Reagan responded with another hand on hip pose. Wil took it as permission and headed to the counters.

“I’ll tell them you’re coming,” Reagan called. She left. Wil sighed in relief.

“What’s it today, dearie?” the smiling lunchlady asked. Her hair net head appeared more edible than the fare she offered, but Wil frowned and considered the options anyway. She needed to hurry, before Reagan changed her mind.

 

Continued from Eighty-Seven.
Keep reading to Eighty-Nine.

Wilhelmina Winters: Thirty

Wil contemplatively chewed on what may have been a carrot.  She was happily absorbed in the remainder of her crossword, and ate without tasting her least favorite meal the school provided: meatloaf with mashed potatoes.

CENTRAL connected with FLOWER and left space for AB and BOTTLE. Lower down, however, SEED wasn’t working with HAND. She hadn’t heard whatever quote was listed for that clue. As such, Wil would have just skipped those few blank squares and moved on. Unfortunately, the beginning letter was important.

After reading over the paper in the locker room before Gym class before lunch, Wil had noticed that some squares had a darker outline. She guessed they formed key letters of a puzzle that would give her a message once she had them all.

She absentmindedly scooped up some instant potatoes, and tried to think as she slurped them off her spoon. “One in the hand is worth two in the what?” She said quietly.

The barely glinting sunlight outside the tinted doors shone randomly on the courtyard beyond. She watched its dance and remembered stepping around the silent area just yesterday. Wil cut off a piece of soggy meat, placed it in her mouth, chewed a bit, and swallowed.

Slowly, she repeated, “One in the hand is worth two in the …?”

“Bush,” an old woman’s voice near her finished.

Startled out of her reverie, Wil looked to the speaker. To her left hunched one of the lunch ladies who patrolled the cafeteria. The woman’s face looked just like the pre-packaged croissants they served sometimes, if one added two beady eyes and gray curls under a hair net to the top.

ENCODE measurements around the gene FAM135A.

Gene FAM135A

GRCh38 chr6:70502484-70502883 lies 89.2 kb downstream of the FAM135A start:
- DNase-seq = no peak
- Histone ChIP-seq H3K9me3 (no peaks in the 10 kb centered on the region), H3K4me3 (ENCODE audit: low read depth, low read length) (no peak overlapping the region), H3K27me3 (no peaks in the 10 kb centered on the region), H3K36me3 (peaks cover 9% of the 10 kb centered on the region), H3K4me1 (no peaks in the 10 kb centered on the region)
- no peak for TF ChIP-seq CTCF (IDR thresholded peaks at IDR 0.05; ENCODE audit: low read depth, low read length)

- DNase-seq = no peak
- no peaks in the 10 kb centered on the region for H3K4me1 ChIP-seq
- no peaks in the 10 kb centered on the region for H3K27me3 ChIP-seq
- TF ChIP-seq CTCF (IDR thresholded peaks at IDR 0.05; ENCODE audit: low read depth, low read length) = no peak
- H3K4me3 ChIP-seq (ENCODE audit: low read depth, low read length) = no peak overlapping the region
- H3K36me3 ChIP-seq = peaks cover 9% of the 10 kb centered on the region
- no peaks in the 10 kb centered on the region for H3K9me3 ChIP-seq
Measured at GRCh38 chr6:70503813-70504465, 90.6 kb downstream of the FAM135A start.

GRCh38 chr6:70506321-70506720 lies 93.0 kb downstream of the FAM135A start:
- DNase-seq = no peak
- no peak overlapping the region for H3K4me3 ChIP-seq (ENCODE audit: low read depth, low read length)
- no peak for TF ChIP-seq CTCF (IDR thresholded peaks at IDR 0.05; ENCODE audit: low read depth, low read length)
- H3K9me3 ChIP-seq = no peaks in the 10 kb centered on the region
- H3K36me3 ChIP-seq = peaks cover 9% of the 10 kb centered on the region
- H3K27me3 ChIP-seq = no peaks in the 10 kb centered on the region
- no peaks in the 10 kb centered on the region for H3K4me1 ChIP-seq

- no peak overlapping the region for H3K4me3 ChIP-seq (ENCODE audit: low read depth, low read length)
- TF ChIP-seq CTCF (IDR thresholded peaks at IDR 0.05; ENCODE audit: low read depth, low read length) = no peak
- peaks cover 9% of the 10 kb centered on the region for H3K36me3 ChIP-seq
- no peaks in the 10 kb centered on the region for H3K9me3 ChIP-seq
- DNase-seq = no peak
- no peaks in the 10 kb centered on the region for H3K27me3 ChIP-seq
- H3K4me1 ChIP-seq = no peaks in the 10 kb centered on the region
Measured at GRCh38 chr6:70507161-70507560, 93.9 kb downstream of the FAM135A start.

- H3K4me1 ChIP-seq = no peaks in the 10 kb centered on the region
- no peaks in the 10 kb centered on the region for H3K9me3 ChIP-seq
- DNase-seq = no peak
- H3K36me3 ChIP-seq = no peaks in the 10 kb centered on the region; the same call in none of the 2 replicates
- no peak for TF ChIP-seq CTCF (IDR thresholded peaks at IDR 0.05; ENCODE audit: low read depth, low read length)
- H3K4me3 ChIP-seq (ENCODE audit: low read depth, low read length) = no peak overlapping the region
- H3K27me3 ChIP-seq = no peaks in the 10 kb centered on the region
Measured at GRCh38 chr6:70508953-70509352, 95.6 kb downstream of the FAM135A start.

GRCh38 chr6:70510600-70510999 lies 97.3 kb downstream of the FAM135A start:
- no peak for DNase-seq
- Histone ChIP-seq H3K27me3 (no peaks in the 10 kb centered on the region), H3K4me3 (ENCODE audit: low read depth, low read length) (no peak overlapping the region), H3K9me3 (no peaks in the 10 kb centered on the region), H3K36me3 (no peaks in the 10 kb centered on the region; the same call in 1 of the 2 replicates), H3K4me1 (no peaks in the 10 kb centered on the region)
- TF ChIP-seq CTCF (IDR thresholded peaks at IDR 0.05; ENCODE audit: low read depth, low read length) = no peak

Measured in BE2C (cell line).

“Oh,” Wil stammered. “Uh, thank you.”

The creases turned upward as the older woman’s small eyes lit up slightly. “Oh, you’re welcome, dear.” Lunchlady Croissant turned thick-soled off-white sneakers around, and went back to her usual duty of glaring at irresponsible teenagers. Wil heard bits of something about kids these days and old sayings.

Remembering her task at hand, she turned back to her paper. “B-U-S-H,” She intoned as she wrote. Her key letter was B.

Excitedly, she penciled in more and more answers. The contents of her lunch tray diminished as the spaces filled with letters and Wil’s stomach filled with substance. She washed the bad taste down with milk and viewed the results happily.

Capitals boldly filled every black square, interlocking and completing chains and paths of words. The crossword was finished; at least, she was fairly certain it was.

She scanned the chart in traditional Arabic writing fashion of left to right and wrote the key letters at the bottom of the page: T, M, E, E, Y, B, R, R, L, I, A, B, Y, R, E, F, A, T, S, C, H, O, O, L.

The bell and the recognition of yet another puzzle punctured Wil’s spirits like a small cut near the base of a latex balloon. She stuffed the paper and her pencil into her binder, and gathered her lunch things together.

She carried her tray over to the washing area, where she once again saw the helpful worker. “Thanks, dear,” Lunchlady said, and Wil was more certain of a smile this time.

Smiling a rare, truly pleasant response, Wil went back to collect her things from the table.

 

Continued from Twenty-Nine.
Keep reading to Thirty-One.

 

Want to start at the very beginning? It’s a very good place to start.

3 Paragraph Story: Zombie Lunchlady

Doris stood there, hand on hip, trying to figure out what to say. She’d already used up most of her standby phrases; things like, “Don’t forget, employees must wash their hands,” and “A smile will go a long way.” What worked for all the other ladies had not worked for this newest employee.

“Wash your hands” had led to the new hire carefully removing one hand, rinsing it, reattaching it somewhat sloppily, then attempting to repeat the process with the other one. Encouraging her to smile had sent the entire first grade screaming and running away from the queue.

Today, Doris had come to school ready for whatever came to mind. She’d thought to ask her fellow long-timers what they suggested. Looking hopelessly around the group, however, she realized they would not have any suggestions for the new girl. Rather, she had rubbed off on them already. They stood in a similar posture to hers, listlessly lolling their heads about and groaning. Doris cleared her throat anyway. Alerted, they all began shambling closer.